The Mets will try to end the Phillies’ streak against the Mets tomorrow back at Shea, with Mike Pelfrey taking the mound against Kyle Kendrick.  If there was ever a time for Mike Pelfrey to step up and become a strong major league starter, it will be tomorrow, as he tries to end the Mets’ 3 game losing streak and the Phillies’ 9 game winning streak against the Mets.  Game time is 7:10 with the game airing on SNY and ESPN2 if you are outside of the greater New York metropolitan area.

Mets hitters waste great effort by Santana

Sunday, April 6th, 2008

This one stings a little.  Johan Santana had everything working for him – he wasn’t dominant, but he was just good enough for the Braves not to get anything going off of him, allowing one run through seven innings.  It was similar to Monday, where Santana was very good, and still didn’t feel like he was pitching at his capabilities.  And yet, he left the game trailing 1-0.  The Mets offense just could not get anything going, first against John Smoltz and then against the Atlanta bullpen.  In the 5th, it looked like the Mets may have gotten a gift when Smoltz was forced to leave the game early because of injury – Smoltz had dominated the Mets until that point, allowing just two hits and two walks in 5 innings, striking out 6.

The Mets just couldn’t cash in, though. They would muster only five more base runners against a lowly regarded Braves bullpen, three of them in the 9th coming on the Braves’ best reliever, Rafael Soriano.  The top three hitters in the Mets’ lineup were 0-13 today with three walks, and the only extra base hit came by the pitcher, Johan Santana.  This was just a Mets offense that never got it going at all; the 1-0 deficit they had going into the 8th felt like 10-0, and after Aaron Heilman allowed a two-out homer to Mark Teixiera, the lead felt like 30-0, even if they did get a run back in the 9th.

There’s going to be days where the team just has poor efforts.  It happens.  Still doesn’t make it feel any less disheartening, though, especially when Johan Santana pitches so well.  Like I said, it really didn’t even feel like he had his best stuff yet, like he’s still rounding into shape, but it was enough to dominate a pretty good Braves lineup.  It’s games like today that showcase the fallacy of assigning wins and losses to pitchers.  Santana pitched brilliantly, but because the Mets hitting couldn’t do anything against John Smoltz and the Braves’ bullpen, he gets assigned with a loss, a black mark.  Makes no sense to me, but what can you do?

The Mets will have Monday off before opening at home against the hated Phillies on Tuesday, a rare Tuesday opener at Shea, in what will be the last opening day at Shea Stadium.  It will be Oliver Perez taking the mound for the Mets against Jamie Moyer in a battle of lefties, so don’t be surprised if the Mets’ hitting struggles, but at least the Mets will have Perez to counteract the Phillies’ tough lefties.  Game time is 1:10 and I would not suggest missing this one if you’re a Mets fan; for me, this game carries more meaning than even the Mets’ last regular season home game at Shea.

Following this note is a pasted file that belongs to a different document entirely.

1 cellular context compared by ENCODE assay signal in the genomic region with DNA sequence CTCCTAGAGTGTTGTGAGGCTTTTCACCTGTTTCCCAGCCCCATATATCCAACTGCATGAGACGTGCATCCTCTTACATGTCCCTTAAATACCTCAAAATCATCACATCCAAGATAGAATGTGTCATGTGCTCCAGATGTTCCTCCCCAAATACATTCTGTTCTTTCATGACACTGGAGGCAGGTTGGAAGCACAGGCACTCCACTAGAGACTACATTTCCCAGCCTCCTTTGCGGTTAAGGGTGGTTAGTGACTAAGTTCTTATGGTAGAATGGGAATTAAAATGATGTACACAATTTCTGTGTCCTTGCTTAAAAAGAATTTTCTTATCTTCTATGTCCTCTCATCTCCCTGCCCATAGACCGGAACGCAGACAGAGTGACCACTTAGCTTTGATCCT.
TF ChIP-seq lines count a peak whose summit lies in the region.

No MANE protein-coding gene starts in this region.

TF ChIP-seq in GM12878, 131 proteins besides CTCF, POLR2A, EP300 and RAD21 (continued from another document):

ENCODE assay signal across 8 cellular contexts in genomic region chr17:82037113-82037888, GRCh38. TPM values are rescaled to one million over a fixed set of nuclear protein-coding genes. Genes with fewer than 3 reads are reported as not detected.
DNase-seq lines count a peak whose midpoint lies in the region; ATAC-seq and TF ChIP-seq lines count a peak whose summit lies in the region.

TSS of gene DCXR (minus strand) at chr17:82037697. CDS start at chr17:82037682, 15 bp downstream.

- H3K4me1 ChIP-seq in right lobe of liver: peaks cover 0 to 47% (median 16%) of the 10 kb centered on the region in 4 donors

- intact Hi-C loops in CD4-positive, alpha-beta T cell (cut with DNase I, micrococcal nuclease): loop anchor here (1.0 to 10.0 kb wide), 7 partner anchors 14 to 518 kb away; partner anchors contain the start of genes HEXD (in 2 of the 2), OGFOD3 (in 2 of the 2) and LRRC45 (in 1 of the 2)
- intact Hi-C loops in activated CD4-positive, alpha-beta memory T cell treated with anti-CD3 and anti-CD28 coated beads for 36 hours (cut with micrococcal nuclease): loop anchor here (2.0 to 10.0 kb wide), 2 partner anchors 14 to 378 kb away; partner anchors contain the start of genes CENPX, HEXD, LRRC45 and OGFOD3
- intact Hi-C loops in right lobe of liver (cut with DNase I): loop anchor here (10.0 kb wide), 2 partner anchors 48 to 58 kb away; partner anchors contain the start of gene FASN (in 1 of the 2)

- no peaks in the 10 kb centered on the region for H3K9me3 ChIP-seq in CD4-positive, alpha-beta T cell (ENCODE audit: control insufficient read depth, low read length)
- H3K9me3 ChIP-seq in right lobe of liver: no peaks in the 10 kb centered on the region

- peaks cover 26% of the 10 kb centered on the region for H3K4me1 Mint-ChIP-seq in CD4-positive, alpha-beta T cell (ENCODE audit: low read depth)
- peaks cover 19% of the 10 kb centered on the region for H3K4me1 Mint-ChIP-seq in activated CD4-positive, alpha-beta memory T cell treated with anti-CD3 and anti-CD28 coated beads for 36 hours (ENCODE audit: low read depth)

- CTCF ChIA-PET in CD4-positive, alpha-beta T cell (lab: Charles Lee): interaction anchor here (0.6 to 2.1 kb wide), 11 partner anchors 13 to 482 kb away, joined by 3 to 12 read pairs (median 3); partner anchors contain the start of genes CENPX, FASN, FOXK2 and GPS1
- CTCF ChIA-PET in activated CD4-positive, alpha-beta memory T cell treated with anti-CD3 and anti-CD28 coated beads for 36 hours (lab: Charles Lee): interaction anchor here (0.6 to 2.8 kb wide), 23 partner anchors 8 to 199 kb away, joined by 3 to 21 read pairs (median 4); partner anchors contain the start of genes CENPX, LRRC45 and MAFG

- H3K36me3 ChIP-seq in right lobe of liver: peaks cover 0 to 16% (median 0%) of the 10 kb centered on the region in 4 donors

Maine looks lousy; Mets lose

Sunday, April 6th, 2008

Chalk this one up to a poor pitching effort.  It’s easy to say that when your team allows eleven runs, but in this case, it was true.  Scott Schoeneweis was the only Met pitcher to not allow a run in this game, and the Braves spent most of the day teeing off on Mets pitching.  John Maine, after such a dominant spring, did not look good at all, going only four innings and allowing four runs on eight hits with three walks thrown in for good measure.  All of the hits were singles, but if you allow enough singles in a short period of time, eventually the other team is going to score some runs.  He did have five strikeouts, which is good, but he couldn’t get a key groundball out, which could have erased a baserunner or two with a double play.  It will be games like today that show the weakness of Omar Minaya’s strategy of targeting flyball pitchers; sure, in Shea’s massive outfield with two good defensive outfielders who can cover some ground, there will be a lot of flyball outs, but there will also be fewer double plays turned on a pretty good defensive infield, plus you can’t hit a ground ball over the fence.

Kelly Johnson proved that in spades, hitting a pinch hit grand slam home run in the 7th off of Jorge Sosa, who simply did not look good today.  The grand slam to Johnson essentially broke the Mets’ backs; at that point, the score was 5-3, and it was conceivable that the Mets could come back, but the grand slam made it 9-3, and then Nelson Figueroa tacked on two more for the Braves and at that point, it became a shellacking.  But hey, at least we’re not asking Figueroa to replace the 2nd most important member of the Mets rotation, right?

David Wright’s hitting streak came to an end today, and it’s a shame because a timely hit or two out of Wright would have kept this game close.  I mean, there are simply going to be days where Wright doesn’t have it and I’m not going to jump on his case, but after last season, it was almost shocking for me to see Wright fail to come through when the Mets needed him today.  After he did so much to keep this team going last year, basically willing this team to stay in the pennant race as long as they did, it was actually stunning to see him fail when the team needed him.  I’m not blaming him for the loss, law of averages say that he isn’t going to hit 1.000 in these situations, but after last year, it did feel like that’s what he was hitting.  Hey, at least he did a good job reading the lineups for Fox, right?